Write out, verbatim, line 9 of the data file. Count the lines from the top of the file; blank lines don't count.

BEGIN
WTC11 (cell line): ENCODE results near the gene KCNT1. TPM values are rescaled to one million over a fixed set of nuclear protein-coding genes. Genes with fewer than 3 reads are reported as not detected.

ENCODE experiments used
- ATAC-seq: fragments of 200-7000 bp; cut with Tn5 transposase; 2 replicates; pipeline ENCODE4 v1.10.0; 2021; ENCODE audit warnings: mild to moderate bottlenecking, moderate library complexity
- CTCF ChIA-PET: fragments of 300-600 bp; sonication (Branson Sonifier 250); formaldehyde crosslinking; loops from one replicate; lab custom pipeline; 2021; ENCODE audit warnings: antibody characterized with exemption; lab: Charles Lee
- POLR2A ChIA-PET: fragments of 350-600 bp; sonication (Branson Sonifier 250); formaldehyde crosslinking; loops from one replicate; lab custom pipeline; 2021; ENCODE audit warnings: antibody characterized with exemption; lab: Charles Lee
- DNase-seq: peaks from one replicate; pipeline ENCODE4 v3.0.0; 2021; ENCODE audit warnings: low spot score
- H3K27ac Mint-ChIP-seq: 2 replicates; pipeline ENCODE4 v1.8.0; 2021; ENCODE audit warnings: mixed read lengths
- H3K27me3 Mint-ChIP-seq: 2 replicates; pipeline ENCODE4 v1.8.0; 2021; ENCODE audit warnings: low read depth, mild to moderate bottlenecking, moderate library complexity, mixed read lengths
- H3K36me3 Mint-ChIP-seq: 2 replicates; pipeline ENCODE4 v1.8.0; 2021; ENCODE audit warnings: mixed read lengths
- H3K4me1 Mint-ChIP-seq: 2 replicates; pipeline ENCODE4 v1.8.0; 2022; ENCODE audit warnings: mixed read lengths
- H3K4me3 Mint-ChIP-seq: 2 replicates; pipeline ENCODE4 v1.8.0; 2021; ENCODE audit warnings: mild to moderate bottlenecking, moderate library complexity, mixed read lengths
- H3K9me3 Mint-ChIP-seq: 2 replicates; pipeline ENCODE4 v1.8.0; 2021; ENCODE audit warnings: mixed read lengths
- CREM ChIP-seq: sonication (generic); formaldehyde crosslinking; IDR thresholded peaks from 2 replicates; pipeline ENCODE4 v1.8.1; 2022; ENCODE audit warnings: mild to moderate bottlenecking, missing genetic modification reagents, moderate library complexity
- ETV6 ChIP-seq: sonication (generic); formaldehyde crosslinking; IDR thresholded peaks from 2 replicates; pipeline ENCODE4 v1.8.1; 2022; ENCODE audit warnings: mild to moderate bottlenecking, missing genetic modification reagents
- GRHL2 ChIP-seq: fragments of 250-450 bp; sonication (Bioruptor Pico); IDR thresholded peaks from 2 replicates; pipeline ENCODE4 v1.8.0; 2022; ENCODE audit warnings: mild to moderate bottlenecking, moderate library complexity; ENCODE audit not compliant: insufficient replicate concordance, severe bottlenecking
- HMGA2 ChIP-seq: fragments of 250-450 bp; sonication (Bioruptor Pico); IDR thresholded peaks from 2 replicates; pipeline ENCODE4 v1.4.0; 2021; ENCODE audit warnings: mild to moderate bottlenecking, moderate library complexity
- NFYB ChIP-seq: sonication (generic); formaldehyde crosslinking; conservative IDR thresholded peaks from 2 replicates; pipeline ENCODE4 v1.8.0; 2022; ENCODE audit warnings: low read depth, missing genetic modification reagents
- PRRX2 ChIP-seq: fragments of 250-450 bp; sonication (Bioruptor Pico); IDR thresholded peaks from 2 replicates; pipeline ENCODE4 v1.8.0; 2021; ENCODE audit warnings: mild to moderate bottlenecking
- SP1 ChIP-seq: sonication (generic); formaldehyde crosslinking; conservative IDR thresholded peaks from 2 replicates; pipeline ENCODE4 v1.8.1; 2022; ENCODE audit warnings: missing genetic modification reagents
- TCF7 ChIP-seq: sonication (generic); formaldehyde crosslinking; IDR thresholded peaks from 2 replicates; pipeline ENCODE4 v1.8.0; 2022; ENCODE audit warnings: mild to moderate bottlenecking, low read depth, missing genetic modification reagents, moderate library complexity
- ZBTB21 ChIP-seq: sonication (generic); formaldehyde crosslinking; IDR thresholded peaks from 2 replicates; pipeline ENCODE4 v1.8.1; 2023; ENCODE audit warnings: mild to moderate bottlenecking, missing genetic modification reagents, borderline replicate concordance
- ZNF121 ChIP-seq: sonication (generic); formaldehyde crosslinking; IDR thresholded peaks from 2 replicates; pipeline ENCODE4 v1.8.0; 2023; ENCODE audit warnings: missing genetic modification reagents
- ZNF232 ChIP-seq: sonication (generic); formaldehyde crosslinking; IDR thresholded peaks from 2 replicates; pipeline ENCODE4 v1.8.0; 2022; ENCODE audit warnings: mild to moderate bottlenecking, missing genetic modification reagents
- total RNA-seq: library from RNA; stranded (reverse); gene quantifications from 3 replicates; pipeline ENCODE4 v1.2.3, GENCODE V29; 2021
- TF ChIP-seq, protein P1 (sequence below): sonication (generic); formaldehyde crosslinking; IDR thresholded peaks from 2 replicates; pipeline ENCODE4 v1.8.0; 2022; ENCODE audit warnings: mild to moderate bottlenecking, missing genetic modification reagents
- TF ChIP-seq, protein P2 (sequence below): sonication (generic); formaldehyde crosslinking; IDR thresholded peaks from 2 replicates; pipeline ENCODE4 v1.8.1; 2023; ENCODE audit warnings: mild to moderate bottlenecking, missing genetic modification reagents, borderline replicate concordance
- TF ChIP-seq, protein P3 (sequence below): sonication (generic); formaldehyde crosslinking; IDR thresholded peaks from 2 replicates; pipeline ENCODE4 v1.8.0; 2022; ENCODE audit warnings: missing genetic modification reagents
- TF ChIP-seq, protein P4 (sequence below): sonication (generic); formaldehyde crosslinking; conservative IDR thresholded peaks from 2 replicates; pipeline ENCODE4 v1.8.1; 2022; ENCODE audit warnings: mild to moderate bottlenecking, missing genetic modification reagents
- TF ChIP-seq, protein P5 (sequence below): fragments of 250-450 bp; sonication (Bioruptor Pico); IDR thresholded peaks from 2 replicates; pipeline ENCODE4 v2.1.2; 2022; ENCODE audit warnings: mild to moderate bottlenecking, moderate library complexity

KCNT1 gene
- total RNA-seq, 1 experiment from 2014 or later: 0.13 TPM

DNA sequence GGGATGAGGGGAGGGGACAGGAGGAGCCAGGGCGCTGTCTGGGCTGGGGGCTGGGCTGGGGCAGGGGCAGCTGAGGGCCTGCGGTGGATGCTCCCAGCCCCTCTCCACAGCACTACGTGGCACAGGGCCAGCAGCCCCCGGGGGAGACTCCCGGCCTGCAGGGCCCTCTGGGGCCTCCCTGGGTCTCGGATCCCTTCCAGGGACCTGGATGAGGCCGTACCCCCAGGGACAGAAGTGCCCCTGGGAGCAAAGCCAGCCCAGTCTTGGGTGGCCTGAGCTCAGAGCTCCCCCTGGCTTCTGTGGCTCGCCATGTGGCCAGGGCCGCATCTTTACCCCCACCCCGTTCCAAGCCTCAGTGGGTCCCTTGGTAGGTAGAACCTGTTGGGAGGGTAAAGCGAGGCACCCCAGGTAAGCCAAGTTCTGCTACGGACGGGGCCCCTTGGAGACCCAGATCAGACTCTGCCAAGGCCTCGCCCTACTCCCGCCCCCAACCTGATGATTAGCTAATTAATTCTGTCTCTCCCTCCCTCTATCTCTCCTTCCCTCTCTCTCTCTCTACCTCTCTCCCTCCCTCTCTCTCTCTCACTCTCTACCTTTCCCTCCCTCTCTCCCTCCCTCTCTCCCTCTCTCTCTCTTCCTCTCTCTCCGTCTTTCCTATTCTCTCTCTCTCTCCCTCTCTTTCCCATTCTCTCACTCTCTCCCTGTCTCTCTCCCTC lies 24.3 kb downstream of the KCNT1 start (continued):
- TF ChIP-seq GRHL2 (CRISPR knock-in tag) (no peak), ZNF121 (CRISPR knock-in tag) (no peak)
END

- H3K36me3 Mint-ChIP-seq: 2 replicates; pipeline ENCODE4 v1.8.0; 2021; ENCODE audit warnings: mixed read lengths